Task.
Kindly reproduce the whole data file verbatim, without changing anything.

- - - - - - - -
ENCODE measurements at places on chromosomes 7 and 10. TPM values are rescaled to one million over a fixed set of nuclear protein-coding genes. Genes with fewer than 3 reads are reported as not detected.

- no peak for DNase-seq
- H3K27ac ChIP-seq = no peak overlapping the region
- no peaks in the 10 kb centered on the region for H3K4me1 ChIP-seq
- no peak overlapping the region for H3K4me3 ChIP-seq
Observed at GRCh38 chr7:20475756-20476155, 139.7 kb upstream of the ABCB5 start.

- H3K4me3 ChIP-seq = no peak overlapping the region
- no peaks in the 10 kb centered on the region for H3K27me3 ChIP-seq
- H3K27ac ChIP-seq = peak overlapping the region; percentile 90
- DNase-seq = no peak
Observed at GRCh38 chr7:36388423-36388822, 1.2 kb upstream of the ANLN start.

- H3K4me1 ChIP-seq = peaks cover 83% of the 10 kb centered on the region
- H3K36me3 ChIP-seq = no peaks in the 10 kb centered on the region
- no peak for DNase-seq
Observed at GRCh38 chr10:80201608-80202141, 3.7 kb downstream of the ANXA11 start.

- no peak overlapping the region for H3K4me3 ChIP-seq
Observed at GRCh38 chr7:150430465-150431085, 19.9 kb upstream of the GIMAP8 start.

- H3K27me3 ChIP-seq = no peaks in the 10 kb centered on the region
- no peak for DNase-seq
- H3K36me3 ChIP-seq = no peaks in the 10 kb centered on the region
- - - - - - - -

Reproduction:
ENCODE measurements at places on chromosomes 7 and 10. TPM values are rescaled to one million over a fixed set of nuclear protein-coding genes. Genes with fewer than 3 reads are reported as not detected.

- no peak for DNase-seq
- H3K27ac ChIP-seq = no peak overlapping the region
- no peaks in the 10 kb centered on the region for H3K4me1 ChIP-seq
- no peak overlapping the region for H3K4me3 ChIP-seq
Observed at GRCh38 chr7:20475756-20476155, 139.7 kb upstream of the ABCB5 start.

- H3K4me3 ChIP-seq = no peak overlapping the region
- no peaks in the 10 kb centered on the region for H3K27me3 ChIP-seq
- H3K27ac ChIP-seq = peak overlapping the region; percentile 90
- DNase-seq = no peak
Observed at GRCh38 chr7:36388423-36388822, 1.2 kb upstream of the ANLN start.

- H3K4me1 ChIP-seq = peaks cover 83% of the 10 kb centered on the region
- H3K36me3 ChIP-seq = no peaks in the 10 kb centered on the region
- no peak for DNase-seq
Observed at GRCh38 chr10:80201608-80202141, 3.7 kb downstream of the ANXA11 start.

- no peak overlapping the region for H3K4me3 ChIP-seq
Observed at GRCh38 chr7:150430465-150431085, 19.9 kb upstream of the GIMAP8 start.

- H3K27me3 ChIP-seq = no peaks in the 10 kb centered on the region
- no peak for DNase-seq
- H3K36me3 ChIP-seq = no peaks in the 10 kb centered on the region